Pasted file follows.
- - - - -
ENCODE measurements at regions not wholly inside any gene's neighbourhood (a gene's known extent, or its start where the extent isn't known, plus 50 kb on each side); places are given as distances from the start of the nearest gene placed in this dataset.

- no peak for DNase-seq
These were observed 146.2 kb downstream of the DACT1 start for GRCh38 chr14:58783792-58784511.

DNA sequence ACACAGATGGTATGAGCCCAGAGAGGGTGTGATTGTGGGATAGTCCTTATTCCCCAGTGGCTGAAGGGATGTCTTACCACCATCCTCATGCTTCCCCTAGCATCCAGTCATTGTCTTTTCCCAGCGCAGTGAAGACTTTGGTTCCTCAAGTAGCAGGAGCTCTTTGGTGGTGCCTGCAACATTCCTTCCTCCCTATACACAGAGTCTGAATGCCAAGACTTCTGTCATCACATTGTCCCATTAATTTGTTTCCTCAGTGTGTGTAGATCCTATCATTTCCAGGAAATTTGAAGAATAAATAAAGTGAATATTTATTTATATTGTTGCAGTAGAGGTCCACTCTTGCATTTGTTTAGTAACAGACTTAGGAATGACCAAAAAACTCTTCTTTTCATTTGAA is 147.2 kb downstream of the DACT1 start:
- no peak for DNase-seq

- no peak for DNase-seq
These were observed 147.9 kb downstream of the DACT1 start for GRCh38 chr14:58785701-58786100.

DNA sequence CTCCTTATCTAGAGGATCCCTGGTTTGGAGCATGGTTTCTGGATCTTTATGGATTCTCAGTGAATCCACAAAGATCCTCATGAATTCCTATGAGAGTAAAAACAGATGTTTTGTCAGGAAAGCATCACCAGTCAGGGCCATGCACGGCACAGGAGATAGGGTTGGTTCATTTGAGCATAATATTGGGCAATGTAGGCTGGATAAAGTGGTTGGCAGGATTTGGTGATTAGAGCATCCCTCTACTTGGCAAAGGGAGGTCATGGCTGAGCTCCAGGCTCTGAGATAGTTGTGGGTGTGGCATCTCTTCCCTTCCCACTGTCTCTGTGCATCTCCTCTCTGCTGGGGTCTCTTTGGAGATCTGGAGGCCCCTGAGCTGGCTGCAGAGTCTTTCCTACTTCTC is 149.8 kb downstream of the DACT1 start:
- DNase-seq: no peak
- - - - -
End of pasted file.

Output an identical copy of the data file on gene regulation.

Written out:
ENCODE measurements at regions not wholly inside any gene's neighbourhood (a gene's known extent, or its start where the extent isn't known, plus 50 kb on each side); places are given as distances from the start of the nearest gene placed in this dataset.

- no peak for DNase-seq
These were observed 146.2 kb downstream of the DACT1 start for GRCh38 chr14:58783792-58784511.

DNA sequence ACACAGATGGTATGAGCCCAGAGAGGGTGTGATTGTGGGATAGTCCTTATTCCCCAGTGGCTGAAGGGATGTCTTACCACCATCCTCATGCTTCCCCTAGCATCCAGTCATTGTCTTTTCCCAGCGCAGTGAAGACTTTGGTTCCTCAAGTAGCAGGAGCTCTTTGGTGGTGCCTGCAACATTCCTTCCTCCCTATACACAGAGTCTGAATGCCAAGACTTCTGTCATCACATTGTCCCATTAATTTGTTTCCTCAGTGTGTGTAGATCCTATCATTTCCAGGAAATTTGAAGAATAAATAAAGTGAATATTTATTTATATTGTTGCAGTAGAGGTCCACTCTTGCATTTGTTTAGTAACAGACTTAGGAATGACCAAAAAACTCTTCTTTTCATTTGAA is 147.2 kb downstream of the DACT1 start:
- no peak for DNase-seq

- no peak for DNase-seq
These were observed 147.9 kb downstream of the DACT1 start for GRCh38 chr14:58785701-58786100.

DNA sequence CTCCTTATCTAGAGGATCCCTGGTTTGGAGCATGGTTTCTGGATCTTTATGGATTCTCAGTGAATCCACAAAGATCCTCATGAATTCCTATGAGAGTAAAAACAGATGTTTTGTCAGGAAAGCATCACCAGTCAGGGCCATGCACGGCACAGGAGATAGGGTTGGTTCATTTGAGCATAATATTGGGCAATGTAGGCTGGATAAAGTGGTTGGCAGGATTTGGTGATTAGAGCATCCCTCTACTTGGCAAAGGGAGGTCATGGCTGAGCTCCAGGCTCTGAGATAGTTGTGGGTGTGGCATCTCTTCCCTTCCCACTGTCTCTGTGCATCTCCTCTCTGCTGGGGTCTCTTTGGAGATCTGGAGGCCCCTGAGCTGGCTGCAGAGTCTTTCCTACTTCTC is 149.8 kb downstream of the DACT1 start:
- DNase-seq: no peak